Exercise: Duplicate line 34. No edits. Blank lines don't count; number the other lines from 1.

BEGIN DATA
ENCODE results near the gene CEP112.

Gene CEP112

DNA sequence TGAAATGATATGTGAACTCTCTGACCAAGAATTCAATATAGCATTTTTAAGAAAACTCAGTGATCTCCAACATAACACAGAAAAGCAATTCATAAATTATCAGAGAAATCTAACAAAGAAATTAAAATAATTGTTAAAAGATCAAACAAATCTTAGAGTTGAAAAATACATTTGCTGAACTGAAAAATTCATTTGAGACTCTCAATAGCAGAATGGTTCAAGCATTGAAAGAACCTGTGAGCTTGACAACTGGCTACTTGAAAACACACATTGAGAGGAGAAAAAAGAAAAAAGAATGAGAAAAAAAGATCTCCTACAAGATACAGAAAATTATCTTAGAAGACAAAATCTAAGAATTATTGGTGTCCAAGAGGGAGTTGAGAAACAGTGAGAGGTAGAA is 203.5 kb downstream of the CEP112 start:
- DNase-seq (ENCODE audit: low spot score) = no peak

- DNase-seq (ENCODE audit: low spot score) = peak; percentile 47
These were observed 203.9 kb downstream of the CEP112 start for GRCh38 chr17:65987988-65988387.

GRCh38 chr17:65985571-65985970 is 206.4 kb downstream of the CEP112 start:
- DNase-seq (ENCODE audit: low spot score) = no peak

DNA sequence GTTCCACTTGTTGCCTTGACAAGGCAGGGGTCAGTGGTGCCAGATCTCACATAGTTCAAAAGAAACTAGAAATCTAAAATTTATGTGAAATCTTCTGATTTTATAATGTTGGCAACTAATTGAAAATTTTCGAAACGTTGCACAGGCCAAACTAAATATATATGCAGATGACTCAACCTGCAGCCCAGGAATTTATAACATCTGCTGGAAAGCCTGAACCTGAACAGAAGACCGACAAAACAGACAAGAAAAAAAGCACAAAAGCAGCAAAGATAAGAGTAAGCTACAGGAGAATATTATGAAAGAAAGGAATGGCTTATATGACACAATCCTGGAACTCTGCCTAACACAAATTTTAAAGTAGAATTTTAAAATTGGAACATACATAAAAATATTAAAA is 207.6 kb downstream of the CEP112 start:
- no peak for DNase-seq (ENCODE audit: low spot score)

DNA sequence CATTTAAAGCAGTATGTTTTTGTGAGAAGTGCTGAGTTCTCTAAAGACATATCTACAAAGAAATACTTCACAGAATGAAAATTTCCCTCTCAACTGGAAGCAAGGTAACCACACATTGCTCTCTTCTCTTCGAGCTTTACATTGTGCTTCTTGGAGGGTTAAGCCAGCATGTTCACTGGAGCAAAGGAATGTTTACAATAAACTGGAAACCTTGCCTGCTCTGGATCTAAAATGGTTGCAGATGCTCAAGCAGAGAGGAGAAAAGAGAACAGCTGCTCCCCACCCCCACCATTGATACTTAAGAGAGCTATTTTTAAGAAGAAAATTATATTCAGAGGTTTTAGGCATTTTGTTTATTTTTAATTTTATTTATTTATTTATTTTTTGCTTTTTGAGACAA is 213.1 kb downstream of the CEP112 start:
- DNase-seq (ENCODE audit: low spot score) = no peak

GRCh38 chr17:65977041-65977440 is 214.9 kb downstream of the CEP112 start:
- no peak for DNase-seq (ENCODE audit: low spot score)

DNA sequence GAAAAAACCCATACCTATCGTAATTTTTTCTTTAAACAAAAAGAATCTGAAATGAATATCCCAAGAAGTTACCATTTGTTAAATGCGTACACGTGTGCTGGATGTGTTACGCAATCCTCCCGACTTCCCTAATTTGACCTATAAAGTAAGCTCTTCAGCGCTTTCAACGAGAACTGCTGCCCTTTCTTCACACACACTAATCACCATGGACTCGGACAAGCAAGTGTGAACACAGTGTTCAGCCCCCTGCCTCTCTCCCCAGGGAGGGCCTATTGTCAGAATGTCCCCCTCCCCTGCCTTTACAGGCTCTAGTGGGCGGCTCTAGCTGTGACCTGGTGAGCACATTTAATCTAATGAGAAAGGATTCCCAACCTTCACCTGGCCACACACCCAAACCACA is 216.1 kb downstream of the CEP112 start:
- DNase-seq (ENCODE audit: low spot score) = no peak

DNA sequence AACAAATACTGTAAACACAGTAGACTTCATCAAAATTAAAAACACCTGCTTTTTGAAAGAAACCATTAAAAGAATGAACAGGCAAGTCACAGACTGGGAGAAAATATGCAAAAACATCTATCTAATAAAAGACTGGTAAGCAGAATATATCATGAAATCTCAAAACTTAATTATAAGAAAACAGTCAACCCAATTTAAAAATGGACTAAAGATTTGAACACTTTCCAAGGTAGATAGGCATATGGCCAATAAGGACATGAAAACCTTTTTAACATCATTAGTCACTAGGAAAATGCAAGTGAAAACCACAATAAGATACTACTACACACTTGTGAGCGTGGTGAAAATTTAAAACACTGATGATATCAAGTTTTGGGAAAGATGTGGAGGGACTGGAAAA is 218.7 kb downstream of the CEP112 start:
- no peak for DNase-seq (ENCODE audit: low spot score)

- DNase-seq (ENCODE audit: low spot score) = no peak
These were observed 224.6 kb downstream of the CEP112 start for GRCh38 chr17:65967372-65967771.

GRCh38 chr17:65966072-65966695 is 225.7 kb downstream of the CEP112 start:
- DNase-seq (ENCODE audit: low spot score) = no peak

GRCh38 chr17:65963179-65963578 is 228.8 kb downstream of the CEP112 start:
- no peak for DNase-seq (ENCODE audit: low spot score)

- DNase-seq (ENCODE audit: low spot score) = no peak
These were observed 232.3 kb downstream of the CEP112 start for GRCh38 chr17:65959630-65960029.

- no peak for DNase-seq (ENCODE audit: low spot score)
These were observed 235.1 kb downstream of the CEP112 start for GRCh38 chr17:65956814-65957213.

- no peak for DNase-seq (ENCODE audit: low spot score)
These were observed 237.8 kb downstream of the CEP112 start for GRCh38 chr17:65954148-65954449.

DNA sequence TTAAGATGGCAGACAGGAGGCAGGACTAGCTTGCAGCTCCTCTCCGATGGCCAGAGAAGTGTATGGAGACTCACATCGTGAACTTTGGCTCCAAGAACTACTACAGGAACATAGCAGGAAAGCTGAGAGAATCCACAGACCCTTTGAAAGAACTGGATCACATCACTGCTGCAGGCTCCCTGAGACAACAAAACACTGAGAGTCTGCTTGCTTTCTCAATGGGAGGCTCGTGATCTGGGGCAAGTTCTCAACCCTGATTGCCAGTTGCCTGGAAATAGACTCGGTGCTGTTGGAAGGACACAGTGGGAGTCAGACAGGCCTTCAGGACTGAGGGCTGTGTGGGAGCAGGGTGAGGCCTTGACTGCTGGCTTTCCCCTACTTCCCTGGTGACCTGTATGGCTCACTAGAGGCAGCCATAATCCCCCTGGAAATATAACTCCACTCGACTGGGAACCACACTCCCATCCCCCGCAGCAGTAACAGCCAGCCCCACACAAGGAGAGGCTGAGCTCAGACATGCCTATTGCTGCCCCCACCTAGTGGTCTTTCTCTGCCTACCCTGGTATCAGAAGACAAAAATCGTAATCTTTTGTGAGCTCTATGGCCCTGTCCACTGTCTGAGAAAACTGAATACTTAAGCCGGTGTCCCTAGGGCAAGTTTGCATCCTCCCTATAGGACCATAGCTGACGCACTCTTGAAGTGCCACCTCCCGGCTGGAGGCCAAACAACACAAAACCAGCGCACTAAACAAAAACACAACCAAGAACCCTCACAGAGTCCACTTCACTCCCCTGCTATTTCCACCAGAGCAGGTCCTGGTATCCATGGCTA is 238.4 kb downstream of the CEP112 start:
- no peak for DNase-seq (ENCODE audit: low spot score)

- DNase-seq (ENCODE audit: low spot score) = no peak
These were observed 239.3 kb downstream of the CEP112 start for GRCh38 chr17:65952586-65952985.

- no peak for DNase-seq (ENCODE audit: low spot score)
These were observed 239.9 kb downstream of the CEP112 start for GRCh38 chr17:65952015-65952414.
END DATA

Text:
These were observed 239.3 kb downstream of the CEP112 start for GRCh38 chr17:65952586-65952985.